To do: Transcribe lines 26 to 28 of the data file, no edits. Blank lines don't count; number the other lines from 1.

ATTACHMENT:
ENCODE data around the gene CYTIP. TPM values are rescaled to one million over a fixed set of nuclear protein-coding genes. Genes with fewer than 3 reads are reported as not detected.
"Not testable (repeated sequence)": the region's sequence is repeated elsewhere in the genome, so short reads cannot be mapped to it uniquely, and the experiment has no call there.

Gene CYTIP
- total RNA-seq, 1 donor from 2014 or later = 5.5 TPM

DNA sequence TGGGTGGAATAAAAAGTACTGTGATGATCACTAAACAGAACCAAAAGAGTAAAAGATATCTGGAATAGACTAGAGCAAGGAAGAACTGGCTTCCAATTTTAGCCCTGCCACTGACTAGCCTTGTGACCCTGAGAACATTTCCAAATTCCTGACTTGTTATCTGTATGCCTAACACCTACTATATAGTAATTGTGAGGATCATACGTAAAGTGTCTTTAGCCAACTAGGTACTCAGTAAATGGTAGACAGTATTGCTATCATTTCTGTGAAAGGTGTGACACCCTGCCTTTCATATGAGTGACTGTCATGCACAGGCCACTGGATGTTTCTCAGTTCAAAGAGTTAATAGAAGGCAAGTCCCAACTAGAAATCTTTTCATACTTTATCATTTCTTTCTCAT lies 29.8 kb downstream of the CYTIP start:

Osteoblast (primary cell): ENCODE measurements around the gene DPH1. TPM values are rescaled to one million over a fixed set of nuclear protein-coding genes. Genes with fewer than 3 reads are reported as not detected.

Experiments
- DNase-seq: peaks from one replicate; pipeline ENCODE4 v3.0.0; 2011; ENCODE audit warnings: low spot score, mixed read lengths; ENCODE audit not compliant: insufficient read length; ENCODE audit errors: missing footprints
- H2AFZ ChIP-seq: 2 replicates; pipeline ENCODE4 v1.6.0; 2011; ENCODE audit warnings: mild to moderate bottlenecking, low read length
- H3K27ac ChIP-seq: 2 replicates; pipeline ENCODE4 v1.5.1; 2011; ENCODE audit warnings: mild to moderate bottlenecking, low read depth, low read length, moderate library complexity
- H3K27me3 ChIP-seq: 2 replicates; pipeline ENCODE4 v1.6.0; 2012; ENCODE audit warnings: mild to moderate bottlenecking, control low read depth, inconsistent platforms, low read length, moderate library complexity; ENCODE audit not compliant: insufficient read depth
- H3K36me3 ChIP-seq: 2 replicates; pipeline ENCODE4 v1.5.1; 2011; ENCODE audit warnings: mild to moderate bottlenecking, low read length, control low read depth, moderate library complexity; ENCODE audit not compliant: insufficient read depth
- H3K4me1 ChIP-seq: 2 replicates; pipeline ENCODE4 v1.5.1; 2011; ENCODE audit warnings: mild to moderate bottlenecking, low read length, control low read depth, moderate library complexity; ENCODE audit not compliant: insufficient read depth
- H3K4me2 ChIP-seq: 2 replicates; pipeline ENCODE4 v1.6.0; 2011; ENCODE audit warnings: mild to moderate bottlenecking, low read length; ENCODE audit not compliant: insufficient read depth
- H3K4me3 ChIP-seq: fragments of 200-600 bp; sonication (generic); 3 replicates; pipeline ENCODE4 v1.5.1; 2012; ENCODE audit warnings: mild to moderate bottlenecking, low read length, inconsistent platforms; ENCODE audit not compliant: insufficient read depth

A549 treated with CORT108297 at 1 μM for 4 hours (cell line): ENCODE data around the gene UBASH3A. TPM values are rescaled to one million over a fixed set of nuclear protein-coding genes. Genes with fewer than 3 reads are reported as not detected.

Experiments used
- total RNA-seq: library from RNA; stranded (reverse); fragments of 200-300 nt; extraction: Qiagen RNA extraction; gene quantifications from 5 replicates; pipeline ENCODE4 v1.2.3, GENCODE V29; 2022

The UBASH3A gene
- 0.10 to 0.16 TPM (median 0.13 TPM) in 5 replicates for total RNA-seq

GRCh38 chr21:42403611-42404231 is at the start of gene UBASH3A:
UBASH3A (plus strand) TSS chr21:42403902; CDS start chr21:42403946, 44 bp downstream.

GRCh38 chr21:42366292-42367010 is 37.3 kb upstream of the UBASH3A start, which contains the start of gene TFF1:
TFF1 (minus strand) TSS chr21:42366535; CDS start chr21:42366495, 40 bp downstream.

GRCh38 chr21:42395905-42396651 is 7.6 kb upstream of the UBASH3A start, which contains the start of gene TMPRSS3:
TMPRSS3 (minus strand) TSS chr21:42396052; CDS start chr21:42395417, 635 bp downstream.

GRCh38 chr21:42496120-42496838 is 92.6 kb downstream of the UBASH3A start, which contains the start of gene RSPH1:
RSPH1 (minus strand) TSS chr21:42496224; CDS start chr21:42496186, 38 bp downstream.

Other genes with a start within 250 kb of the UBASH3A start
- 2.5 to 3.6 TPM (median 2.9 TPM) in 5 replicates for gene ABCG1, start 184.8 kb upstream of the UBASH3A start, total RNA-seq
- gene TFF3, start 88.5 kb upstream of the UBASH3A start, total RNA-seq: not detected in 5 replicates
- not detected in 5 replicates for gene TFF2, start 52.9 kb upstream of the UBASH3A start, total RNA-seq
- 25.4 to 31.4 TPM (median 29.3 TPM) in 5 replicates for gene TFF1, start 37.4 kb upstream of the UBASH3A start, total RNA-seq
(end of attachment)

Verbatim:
TMPRSS3 (minus strand) TSS chr21:42396052; CDS start chr21:42395417, 635 bp downstream.

GRCh38 chr21:42496120-42496838 is 92.6 kb downstream of the UBASH3A start, which contains the start of gene RSPH1:
RSPH1 (minus strand) TSS chr21:42496224; CDS start chr21:42496186, 38 bp downstream.